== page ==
Facing the possibility of hefty checked-baggage fees, many travelers have resorted to testing the structural integrity of their carry-on bags — laptop bags packed with more clothes than electronics; purses bursting at the seams with shoes, food, books, and anything else that will fit. But one major airline is telling travelers to put some of their bags on a diet. [More]
No matter what the sorry state of some of your friends’ posts on social media might indicate, spelling words correctly is still a very important thing. Especially when you’re trying to fly to Granada, Spain and not Grenada in the Caribbean. Cue lawsuit against British Airways. [More]
We’re not even sure it’s a good idea to Google a date before you get the chance to meet them in person (“Why such a large collection of tiny dolls?” etc.), so checking out passengers online before they arrive for a flight? That could get uncomfortable. A new British Airways program called “Know Me” has some privacy advocates worried that it gets to know its customers a little too much.
How many times have you boarded a plane and thought, “You know what would make this flight even more fun? If there was a signature scent being pumped through the cabin!” Well then maybe you should start flying British Airways, which will reportedly be smelling up their jets in the near future.
Even though it’s become increasingly easy to amass rewards travel points on most major airlines, it’s not only gotten more difficult to cash in those points for free tickets, those “free” tickets could end up costing you hundreds in taxes and fuel surcharges.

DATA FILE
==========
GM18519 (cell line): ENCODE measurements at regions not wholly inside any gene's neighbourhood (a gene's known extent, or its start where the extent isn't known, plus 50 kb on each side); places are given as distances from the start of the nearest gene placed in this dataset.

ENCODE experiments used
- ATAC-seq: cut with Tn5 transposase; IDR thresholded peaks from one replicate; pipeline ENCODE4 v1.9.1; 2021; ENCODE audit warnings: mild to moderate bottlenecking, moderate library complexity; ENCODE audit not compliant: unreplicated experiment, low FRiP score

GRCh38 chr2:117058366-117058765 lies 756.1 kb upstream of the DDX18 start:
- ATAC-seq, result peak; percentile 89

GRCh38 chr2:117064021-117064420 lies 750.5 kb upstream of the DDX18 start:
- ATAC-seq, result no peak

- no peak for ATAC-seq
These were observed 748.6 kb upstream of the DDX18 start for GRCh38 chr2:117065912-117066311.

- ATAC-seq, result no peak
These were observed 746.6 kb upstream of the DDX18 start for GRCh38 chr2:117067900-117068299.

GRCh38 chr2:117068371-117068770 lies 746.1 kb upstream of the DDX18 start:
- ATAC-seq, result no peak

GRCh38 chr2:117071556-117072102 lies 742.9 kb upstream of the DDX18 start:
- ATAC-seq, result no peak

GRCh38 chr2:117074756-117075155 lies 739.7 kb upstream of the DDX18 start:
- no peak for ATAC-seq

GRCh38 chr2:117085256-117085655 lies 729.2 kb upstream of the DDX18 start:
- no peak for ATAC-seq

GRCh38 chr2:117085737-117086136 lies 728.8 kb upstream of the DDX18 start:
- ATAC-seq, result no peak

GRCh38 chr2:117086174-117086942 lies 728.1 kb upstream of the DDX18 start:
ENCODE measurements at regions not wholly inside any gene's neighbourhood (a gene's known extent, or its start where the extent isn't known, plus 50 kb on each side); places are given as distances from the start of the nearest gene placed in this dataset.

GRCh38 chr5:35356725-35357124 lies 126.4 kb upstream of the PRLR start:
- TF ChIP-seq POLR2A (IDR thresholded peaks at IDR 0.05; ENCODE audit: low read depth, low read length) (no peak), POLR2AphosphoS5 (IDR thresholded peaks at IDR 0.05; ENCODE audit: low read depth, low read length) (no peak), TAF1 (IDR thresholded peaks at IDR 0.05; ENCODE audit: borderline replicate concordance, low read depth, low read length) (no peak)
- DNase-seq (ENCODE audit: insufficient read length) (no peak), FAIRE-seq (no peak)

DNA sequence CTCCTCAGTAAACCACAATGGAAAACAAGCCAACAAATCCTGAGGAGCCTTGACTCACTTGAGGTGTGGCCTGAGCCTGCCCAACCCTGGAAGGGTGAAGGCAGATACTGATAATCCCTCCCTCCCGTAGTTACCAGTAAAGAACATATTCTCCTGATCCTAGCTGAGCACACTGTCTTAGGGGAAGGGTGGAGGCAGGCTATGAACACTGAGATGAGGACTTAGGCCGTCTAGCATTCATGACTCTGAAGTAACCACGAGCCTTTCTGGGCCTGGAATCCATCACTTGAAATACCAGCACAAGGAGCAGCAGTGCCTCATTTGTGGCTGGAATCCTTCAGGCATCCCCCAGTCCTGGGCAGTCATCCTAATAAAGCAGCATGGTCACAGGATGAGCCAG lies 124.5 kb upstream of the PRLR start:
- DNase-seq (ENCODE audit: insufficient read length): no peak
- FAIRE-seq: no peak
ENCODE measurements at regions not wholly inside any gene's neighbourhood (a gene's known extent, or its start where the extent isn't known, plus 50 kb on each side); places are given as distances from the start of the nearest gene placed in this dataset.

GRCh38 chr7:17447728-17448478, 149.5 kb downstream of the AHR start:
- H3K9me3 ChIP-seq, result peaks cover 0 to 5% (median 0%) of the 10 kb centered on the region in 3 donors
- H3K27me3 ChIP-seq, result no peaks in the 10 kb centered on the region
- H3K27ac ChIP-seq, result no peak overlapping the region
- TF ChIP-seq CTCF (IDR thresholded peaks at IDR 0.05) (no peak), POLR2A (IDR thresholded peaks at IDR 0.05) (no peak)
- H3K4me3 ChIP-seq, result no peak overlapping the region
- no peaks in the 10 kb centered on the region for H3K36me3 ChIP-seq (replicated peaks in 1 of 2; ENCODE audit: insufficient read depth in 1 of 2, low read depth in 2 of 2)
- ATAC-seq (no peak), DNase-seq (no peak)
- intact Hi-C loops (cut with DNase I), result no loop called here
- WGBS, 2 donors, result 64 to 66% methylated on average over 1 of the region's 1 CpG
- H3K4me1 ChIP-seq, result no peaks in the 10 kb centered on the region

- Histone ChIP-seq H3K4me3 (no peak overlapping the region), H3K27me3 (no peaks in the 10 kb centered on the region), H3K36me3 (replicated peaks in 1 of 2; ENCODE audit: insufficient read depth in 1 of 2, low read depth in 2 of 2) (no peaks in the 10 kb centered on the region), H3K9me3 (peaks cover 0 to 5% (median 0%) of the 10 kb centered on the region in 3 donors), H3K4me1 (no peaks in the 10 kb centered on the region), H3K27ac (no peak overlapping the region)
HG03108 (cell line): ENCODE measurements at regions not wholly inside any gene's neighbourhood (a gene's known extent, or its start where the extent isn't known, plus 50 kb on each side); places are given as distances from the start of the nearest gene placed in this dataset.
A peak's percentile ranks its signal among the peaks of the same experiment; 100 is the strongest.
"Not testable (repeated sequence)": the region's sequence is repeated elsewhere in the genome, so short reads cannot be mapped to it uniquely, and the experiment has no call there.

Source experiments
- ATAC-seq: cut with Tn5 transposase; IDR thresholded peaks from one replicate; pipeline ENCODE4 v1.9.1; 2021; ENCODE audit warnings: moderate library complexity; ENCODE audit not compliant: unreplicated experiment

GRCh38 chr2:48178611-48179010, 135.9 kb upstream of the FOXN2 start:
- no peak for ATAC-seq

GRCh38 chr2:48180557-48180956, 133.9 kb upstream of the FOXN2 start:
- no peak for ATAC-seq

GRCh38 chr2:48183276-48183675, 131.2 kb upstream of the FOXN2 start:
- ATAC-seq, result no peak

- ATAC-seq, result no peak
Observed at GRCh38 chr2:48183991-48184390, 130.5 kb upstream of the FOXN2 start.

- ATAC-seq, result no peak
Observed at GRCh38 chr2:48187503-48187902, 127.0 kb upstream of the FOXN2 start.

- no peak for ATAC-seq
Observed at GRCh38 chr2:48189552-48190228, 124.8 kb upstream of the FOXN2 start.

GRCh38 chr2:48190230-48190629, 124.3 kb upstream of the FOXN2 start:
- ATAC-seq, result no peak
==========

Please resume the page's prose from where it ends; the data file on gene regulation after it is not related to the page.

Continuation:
The Justice Department has fined 21 airlines in a massive global price-fixing scheme. British Airways, Air France-KLM and Virgin Atlantic were among the airlines indicted. Even four executives have gone to jail. What did they do? The JD charges that the airlines colluded to artificially inflate fuel surcharges for passengers industry-wide, as well as cargo surcharges. The case probably wouldn’t have been broken if Luthansa and Virgin Atlantic hadn’t come forward and confessed under the Justice Department’s amnesty program that provides leniency for finking. In an interesting turn, the scheme was so codified that various airlines had entire committees and sub-committees devoted to managing it.
So you’re flying several thousand feet above the North Sea when you hear a voice over the intercom say, “This is an emergency announcement… We may shortly need to make an emergency landing on water.” That’s what happened to 275 passengers on a British Airways flight from London to Hong Kong earlier this week. But there’s a semi-happy ending — the announcement was a mistake.